Interviewee's Position
Secretary of the Election Commission Secretariat
Interviewee's Organization
Bangladesh Election Commission
Language
English
Nationality of Interviewee
Bangladeshi
Town/City
Dhaka
Country
Date of Interview
Reform Profile
No
Abstract

Humayun Kabir, a secretary at the Bangladesh Election Commission Secretariat, shares his experience in the 2008 Bangladeshi election.  He talks about many aspects of the electoral process and how the newly constituted Election Commission dealt with them between February 2007 and December 2008.  He details the voter-registration and boundary-delimitation processes and the multiple challenges the commission faced in accomplishing these tasks.  He also highlights successful innovations such as the photographic voter registry and the use of transparent ballot boxes, which he credits with limiting post-election violence in 2008.

Profile

At the time of this interview, Humayun Kabir was a secretary of the Bangladesh Election Commission Secretariat.  He joined the commission in 2007, shortly after it had undergone a significant restructuring exercise in response to the postponement of the 2007 Bangladeshi election.  Prior to joining the Election Commission he was the managing director of the national insurance corporation, Sadharan Bima Corp.  He also worked as joint secretary in the Ministry of Tourism, as deputy secretary of the Cabinet and in various capacities at other Bangladeshi ministries.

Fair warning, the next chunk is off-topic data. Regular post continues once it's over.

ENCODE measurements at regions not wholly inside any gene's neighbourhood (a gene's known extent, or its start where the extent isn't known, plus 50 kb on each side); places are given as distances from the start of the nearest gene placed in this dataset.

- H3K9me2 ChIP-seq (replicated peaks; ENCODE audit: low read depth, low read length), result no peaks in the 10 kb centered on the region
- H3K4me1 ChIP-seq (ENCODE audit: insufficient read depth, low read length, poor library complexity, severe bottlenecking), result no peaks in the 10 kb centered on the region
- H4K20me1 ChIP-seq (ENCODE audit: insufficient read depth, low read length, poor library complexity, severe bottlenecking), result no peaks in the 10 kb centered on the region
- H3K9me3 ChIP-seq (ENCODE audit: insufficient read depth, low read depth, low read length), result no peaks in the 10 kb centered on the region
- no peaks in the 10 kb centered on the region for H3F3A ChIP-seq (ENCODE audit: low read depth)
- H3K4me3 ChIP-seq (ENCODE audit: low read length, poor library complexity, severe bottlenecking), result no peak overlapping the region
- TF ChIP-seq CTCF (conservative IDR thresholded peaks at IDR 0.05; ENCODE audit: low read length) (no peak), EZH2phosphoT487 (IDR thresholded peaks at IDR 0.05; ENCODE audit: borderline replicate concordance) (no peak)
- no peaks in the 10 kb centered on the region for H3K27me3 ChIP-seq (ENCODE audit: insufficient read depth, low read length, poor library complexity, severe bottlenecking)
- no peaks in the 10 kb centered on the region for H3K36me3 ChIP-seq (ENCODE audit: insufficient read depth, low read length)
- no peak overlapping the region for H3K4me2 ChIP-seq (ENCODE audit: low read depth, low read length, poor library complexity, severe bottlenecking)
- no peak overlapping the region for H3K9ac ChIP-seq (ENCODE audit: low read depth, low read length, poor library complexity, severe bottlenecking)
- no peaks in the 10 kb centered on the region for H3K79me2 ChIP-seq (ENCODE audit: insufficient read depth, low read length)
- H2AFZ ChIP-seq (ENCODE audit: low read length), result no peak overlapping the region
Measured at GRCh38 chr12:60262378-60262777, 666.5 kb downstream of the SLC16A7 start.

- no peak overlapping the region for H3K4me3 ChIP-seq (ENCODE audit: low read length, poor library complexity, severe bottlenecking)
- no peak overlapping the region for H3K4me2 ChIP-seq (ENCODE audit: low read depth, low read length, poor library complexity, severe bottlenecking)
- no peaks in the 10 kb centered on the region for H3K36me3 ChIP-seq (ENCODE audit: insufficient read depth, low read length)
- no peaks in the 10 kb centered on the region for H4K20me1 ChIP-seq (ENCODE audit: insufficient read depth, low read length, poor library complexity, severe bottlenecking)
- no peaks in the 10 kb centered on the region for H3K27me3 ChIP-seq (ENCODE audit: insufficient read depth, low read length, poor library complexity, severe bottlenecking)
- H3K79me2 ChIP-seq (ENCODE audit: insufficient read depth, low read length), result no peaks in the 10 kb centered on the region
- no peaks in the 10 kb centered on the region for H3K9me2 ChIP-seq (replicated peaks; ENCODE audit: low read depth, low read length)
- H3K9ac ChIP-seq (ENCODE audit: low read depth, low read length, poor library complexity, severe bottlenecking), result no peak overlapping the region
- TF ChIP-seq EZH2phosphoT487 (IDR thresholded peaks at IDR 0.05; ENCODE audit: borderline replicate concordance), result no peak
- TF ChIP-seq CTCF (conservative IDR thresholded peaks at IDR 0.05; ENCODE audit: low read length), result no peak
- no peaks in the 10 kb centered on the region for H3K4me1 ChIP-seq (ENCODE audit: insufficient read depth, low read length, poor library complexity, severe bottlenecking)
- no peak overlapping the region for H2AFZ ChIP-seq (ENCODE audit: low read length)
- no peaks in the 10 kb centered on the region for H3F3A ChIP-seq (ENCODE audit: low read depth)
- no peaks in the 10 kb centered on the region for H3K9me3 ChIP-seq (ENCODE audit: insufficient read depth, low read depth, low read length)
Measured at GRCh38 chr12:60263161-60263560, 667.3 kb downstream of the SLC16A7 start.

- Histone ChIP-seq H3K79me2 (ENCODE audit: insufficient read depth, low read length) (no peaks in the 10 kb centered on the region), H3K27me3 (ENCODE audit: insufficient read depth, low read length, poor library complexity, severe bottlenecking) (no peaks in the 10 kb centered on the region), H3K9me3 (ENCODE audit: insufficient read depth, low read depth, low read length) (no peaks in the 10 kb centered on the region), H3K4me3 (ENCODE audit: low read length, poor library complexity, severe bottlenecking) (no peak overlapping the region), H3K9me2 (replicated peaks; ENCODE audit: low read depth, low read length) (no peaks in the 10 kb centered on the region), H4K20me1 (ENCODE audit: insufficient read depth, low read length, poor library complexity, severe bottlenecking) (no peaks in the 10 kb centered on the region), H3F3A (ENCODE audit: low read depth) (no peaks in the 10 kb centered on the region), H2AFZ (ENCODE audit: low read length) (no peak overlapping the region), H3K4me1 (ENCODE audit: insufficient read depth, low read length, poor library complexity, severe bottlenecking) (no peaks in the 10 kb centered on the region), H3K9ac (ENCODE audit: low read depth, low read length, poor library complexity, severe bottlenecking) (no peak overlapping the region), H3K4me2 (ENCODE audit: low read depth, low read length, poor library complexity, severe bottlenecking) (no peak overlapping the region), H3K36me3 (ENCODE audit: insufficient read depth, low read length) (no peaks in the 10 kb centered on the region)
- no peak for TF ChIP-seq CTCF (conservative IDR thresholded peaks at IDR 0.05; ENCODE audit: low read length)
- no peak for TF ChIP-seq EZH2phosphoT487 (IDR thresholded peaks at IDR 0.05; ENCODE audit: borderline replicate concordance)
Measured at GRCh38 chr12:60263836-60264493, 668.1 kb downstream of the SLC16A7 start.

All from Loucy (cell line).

Full Audio File Size
39.2MB
Full Audio Title
Humayun Kabir- Full Interview

Manzoor Hasan

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3
Country of Reform
Interviewers
Andrew Schalkwyk
Name
Manzoor Hasan
Interviewee's Position
Director
Interviewee's Organization
Institute of Governance Services, BRAC University, Bangladesh
Language
English
Nationality of Interviewee
Bangladeshi
Town/City
Dhaka
Country
Date of Interview
Reform Profile
No
Abstract